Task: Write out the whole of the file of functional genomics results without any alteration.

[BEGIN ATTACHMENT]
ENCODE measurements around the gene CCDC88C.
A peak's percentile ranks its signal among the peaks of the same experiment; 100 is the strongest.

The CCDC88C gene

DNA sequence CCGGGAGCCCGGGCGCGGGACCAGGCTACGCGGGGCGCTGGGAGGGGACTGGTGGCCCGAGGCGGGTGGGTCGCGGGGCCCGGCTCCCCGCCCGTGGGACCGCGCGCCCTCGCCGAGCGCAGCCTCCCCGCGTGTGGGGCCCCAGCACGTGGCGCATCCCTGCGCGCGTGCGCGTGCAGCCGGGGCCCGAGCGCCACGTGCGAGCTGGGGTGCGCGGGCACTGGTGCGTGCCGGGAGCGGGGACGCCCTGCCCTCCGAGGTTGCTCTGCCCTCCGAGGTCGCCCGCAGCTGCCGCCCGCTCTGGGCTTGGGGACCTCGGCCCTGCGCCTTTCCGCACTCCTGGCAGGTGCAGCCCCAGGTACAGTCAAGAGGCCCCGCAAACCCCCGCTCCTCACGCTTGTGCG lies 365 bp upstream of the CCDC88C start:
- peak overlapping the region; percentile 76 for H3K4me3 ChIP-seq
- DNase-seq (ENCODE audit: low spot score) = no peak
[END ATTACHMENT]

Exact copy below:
ENCODE measurements around the gene CCDC88C.
A peak's percentile ranks its signal among the peaks of the same experiment; 100 is the strongest.

The CCDC88C gene

DNA sequence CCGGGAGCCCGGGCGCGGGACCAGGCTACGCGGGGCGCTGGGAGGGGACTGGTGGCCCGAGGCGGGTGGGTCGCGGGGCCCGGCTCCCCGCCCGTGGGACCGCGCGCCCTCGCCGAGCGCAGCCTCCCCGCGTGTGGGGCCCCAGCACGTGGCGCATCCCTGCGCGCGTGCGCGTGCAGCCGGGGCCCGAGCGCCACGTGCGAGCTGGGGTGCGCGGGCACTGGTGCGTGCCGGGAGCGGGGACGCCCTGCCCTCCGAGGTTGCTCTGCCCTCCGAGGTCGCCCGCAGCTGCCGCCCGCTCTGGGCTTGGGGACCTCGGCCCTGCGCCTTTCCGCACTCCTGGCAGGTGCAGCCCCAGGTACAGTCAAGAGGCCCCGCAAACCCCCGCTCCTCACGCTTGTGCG lies 365 bp upstream of the CCDC88C start:
- peak overlapping the region; percentile 76 for H3K4me3 ChIP-seq
- DNase-seq (ENCODE audit: low spot score) = no peak